The Berlin wall was built in 3 phases. The first phase was built in the early morning hours of August 13th, 1961. The border to West Berlin was closed and East German troops began putting up miles and miles of barbed wire. Overnight, families and friends became separated from each other and the Cold War had taken a drastic and ominous turn. Over the next few months the wall was improved and reinforced with concrete and square blocks. A second wall that improved upon the design of the first was built in 1962. In 1965 the third wall replaced the first two generations. It consisted of large concrete slabs between steel girders and concrete posts. And starting in 1975, the final wall replaced the 3rd generation. It was designed to be easy to build up and very difficult to overcome.

The purpose of this wall was clear to both sides. To the Soviets it was meant to keep the corruptive influence of the capitalist societies of the west from the occupants of East Berlin. But, more importantly it was designed to keep the populace of East Berlin from fleeing to the West. To the western Allies, the wall was seen as a prison and a desperate act by an evil empire. It became a tool of oppression and a barrier to charity and salvation.

The Soviets steadfastly protected and maintained the wall. To support the purpose of the wall, over 14,000 border guards were stationed along its length. They used metal fencing, anti-tank and anti-personnel ditches, surveillance points, and over 300 towers and 600 dogs to strengthen the wall. And the Berlin Wall stood for almost 30 years.

The Berlin Wall effectively came down on November 9th, 1989. I was halfway into my senior year of high school when I watched emotional footage of people tearing down the graffiti strewn wall. I remember pieces of the wall being sold as mementos. It was fitting that the fall of the Berlin Wall was the most visible herald of the fall of the Soviet Empire. But the damage done by the wall to those who lived in its shadow was slow to heal, if it ever did completely.  

The Walls of Jericho

The Bible tells the story of another significant wall. In the book of Joshua, the Israelites come up against the city of Jericho. Now the city of Jericho was built upon a large mound of earth surrounded by an embankment with a stone retaining wall at its base. On top of this 12-15 foot high retaining wall was another mudbrick wall that was 6 foot thick and about 25 feet tall. Also, at the crest of this embankment was another similarly sized wall whose base was about 45 feet above the ground level outside the retaining wall. So if you were standing in front of the retaining wall, it would appear to you that the wall was over 70 feet tall. Without a doubt, the wall was impossible for the Israelites to overcome on their own. The city and its several thousand occupants were prepared for a long siege. The harvest had just been taken and water was plentiful, so the city could easily have handled a siege of many months or possibly several years.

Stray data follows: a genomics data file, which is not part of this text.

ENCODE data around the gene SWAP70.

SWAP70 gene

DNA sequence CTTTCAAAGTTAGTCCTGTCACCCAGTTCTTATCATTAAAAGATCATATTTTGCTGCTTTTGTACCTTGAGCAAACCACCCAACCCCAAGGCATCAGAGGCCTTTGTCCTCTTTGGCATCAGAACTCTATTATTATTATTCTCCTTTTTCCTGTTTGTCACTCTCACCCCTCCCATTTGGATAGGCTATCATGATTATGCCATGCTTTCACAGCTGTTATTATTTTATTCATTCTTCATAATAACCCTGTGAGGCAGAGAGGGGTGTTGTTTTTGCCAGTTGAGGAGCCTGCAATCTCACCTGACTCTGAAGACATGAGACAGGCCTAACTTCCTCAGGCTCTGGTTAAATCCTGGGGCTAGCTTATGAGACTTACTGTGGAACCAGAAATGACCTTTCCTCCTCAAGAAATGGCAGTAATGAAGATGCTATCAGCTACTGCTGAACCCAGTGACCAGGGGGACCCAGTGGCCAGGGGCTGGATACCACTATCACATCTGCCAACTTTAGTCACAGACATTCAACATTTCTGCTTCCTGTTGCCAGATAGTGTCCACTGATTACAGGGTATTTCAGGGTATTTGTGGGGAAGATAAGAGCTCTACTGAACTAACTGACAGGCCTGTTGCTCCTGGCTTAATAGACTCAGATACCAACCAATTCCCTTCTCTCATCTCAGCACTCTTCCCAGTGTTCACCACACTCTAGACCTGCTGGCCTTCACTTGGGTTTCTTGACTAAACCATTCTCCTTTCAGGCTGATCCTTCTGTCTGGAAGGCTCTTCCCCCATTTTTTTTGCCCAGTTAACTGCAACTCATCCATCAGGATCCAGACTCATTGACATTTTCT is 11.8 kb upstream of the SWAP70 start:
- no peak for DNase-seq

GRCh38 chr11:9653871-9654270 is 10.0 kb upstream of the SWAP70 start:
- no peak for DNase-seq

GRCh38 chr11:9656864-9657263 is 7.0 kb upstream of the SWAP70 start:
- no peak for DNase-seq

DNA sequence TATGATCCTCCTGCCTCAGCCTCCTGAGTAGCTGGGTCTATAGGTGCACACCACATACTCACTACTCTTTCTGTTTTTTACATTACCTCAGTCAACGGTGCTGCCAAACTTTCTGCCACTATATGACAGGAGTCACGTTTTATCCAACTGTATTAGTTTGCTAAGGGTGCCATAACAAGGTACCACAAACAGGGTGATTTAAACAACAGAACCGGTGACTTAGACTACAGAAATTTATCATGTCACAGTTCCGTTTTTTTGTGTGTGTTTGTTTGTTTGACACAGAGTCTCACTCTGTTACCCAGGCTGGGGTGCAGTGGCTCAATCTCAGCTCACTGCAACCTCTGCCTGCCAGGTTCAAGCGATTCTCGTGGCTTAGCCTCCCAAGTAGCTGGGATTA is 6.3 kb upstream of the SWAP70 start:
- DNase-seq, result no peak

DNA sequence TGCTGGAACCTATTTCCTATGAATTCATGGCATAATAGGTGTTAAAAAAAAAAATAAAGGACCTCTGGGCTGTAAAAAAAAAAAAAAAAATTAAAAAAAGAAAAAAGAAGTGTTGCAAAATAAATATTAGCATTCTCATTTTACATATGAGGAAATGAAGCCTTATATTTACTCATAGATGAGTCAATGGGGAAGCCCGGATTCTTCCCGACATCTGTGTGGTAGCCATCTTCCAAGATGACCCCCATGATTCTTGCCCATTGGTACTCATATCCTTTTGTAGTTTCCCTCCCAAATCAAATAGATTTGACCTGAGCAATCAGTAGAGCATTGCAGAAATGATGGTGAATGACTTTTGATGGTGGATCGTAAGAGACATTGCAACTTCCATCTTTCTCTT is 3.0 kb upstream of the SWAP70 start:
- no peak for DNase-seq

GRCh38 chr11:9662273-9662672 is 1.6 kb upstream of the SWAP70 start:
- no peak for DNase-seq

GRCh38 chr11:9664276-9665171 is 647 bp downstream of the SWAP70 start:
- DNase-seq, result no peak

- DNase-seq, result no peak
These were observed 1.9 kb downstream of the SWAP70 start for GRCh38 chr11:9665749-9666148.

Yet, regardless of its mighty wall, the city of Jericho fell around the year 1400 B.C. The bible gives the account in the book of Joshua of God's destruction of the wall.  

Joshua 6:1-5,13-16 Now Jericho was tightly shut up because of the Israelites. No one went out and no one came in. Then the Lord said to Joshua, "See, I have delivered Jericho into your hands, along with its king and its fighting men. March around the city once with all the armed men. Do this for six days. Have seven priests carry trumpets of rams' horns in front of the ark. On the seventh day, march around the city seven times, with the priests blowing the trumpets. When you hear them sound a long blast on the trumpets, have all the people give a loud shout; then the wall of the city will collapse and the people will go up, every man straight in.  The seven priests carrying the seven trumpets went forward, marching before the ark of the Lord and blowing the trumpets. The armed men went ahead of them and the rear guard followed the ark of the Lord, while the trumpets kept sounding. So on the second day they marched around the city once and returned to the camp. They did this for six days. On the seventh day, they got up at daybreak and marched around the city seven times in the same manner, except that on that day they circled the city seven times. The seventh time around, when the priests sounded the trumpet blast, Joshua commanded the people, "Shout! For the Lord has given you the city!.